This legendary land could be useful against someone running a creature-heavy deck but the caster would need to be careful. It makes it so all creatures require 1 mana to be paid in order to keep it on the field. But it could stop some players from playing more spells if all their mana is tapped out in order to keep their creatures from being destroyed.

It was featured in the Legends expansion and is valued at $1,600. Useful, but certainly not worth it outside of a collecting standpoint.

5 Time Walk: $226 - $3,000

Via: cardmarket.com

Just like the Mox cards, the international and cheaper reprinting of this sorcery card is banned from use in tournaments and it is very easy to see why. You only have to pay two mana to use it and it lets you have an additional turn. In 60 card decks, where players are allowed to have more than one copy of a card, this is an extremely overpowered spell.

The beta version is valued around $1,200, the unlimited (third printing) is a bit higher at $1,725, and the alpha printing is close to $3,000.

4 Time Vault: $100 - $5,900

Via: mtgproxies.biz

This artifact is similar to Time Walk in that it only costs two mana and gives you an additional turn. But as a permanent, it can be used as many times as it is available. It’s a bit balanced out by having you skip your next turn if you use it.

Still, if you know you’re strategic enough or can win in the next two moves, this card is highly useful.

The cheapest is the international reprinting that’s banned from use in tournaments at $100. While the second printing is worth $1,295, the alpha is much more pricey at $5,900.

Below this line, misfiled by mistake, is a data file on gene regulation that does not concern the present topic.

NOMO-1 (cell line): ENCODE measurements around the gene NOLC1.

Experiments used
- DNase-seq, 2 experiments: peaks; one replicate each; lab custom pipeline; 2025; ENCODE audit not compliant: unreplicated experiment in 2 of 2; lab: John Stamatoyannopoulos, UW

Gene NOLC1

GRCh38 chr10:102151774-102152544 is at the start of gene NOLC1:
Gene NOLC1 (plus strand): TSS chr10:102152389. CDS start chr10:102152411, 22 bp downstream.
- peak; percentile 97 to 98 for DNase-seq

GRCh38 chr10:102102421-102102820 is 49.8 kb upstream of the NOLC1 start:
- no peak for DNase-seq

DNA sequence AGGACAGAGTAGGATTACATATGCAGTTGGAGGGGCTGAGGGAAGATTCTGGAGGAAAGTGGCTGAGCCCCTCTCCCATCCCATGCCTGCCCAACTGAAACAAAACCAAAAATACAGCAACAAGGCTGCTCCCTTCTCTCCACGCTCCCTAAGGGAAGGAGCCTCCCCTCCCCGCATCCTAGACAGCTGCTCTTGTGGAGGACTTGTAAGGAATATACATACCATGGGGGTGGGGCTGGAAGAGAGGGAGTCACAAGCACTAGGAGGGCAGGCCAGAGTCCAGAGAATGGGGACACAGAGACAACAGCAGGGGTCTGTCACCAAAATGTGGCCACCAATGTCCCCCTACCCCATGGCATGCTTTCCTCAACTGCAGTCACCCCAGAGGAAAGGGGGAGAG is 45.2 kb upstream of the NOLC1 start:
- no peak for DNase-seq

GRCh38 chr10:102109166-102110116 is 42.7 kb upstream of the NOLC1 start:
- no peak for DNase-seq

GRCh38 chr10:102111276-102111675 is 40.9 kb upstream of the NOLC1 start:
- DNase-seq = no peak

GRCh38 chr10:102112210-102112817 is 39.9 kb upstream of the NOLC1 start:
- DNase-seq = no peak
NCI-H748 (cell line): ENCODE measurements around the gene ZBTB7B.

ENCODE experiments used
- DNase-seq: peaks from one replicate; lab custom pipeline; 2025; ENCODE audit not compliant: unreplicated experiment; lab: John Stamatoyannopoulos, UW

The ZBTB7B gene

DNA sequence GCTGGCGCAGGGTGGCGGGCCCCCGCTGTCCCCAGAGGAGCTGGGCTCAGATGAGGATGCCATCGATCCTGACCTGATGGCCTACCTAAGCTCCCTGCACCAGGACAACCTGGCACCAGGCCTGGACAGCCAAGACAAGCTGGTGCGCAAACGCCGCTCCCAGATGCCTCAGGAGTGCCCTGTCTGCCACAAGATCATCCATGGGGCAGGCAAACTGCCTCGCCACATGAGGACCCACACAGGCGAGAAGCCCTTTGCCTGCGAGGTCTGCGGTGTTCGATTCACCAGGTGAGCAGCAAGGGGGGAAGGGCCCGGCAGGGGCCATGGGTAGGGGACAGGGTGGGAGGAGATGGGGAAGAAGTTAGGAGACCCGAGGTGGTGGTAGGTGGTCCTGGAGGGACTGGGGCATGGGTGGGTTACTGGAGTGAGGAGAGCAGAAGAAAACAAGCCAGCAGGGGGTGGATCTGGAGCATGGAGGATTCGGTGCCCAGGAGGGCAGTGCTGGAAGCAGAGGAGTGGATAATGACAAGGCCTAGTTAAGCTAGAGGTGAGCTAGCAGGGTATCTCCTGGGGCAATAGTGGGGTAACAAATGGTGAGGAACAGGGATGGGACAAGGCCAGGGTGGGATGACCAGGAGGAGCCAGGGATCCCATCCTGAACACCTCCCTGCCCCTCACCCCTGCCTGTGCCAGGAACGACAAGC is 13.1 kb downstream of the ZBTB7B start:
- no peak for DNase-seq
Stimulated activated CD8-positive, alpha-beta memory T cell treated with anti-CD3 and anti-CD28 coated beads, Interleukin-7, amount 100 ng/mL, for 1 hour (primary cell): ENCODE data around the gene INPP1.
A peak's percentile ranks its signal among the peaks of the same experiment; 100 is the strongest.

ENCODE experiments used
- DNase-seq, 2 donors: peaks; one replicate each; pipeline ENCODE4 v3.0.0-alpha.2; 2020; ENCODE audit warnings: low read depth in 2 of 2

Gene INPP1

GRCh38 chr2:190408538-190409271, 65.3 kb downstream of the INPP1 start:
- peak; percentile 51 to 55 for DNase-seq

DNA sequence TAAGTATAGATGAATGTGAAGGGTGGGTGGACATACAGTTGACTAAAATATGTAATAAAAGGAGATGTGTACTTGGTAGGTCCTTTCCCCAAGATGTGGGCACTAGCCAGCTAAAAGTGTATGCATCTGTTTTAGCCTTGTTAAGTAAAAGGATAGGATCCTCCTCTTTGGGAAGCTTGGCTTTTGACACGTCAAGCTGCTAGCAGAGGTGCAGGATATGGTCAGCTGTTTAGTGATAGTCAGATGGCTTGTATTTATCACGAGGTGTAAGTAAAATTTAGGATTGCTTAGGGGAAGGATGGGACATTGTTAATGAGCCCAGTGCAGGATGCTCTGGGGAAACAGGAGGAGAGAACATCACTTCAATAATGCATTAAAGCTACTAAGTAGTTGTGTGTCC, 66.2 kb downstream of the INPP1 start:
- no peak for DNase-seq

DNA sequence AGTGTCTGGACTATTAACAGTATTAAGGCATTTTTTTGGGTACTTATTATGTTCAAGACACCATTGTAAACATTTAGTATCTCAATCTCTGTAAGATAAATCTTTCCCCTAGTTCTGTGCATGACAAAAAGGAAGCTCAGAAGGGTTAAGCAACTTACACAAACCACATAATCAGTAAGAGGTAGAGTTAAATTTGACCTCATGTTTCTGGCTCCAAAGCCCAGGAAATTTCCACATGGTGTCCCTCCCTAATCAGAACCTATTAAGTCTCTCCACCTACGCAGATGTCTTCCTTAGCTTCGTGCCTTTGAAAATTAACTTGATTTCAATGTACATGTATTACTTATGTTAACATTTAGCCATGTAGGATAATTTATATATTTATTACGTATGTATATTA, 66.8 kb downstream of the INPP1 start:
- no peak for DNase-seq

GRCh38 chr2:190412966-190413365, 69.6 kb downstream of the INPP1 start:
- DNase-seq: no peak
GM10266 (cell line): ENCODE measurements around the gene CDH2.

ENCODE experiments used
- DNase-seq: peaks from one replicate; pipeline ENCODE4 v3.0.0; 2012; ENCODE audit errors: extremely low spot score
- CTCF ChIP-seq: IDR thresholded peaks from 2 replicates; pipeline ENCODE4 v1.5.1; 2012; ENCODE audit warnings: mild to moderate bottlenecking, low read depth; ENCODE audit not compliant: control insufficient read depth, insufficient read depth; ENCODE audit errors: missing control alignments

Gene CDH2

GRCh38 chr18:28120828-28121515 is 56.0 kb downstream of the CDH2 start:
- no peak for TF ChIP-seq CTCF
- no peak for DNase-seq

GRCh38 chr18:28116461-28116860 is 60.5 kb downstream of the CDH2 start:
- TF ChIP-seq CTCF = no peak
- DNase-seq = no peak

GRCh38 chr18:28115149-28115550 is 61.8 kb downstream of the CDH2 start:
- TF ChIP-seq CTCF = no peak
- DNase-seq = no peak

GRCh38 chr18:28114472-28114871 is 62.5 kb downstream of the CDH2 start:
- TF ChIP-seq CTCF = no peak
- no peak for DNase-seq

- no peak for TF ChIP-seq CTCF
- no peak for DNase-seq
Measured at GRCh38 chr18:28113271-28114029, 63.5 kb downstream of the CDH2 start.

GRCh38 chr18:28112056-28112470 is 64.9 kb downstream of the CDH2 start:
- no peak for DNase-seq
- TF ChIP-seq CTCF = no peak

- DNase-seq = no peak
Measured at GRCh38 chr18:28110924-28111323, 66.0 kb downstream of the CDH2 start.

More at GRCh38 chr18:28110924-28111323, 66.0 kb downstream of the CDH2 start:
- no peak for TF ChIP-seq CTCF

3 Mox Ruby: $130 - $2,700

Via: cardmarket.com

The fifth and final Moxen card is the Mox Ruby, which lets players tap for an additional mountain. While you wouldn’t want to go up against an opponent with any of these five artifacts in their deck, players that run red decks usually rely on a hefty amount of power, meaning ginormous and scary creatures like dragons.

Just like the others, the international reprint is only worth $130. But if you had one of the first few in print like the unlimited ($2,300), beta ($2,200), or alpha ($2,700), you’d be well off.

2 Ancestral Recall: $80 - $6,500

Via: cardmarket.com

Ancestral Recall has one of the biggest leaps in value between first and second printings. The $80 refers to the international reprinting while the third printing is valued around $2,000 and the second around $2,500. But the alpha is the big one at $6,500.

For only one blue mana, it lets the caster draw three cards or force an opponent to draw three cards. And since, under normal circumstances, players are only allowed seven cards in their hands, this could force an opponent to discard on their next turn.

1 Black Lotus: $545 - $26,000

Via: mashable.com

Quite possibly the most famous of the rare and expensive Magic: The Gathering cards is Black Lotus. This artifact (i.e. permanent) can be cast for free and lets the player add three colorless mana to their mana pool, which is discarded after use. Basically, it’s three mana without paying any.

Its international reprinting is more expensive than most at $545, but the original printing is currently valued around $26,000. That’s some serious dough until you consider that a graded 9.5 Black Lotus sold earlier this year for $87,000.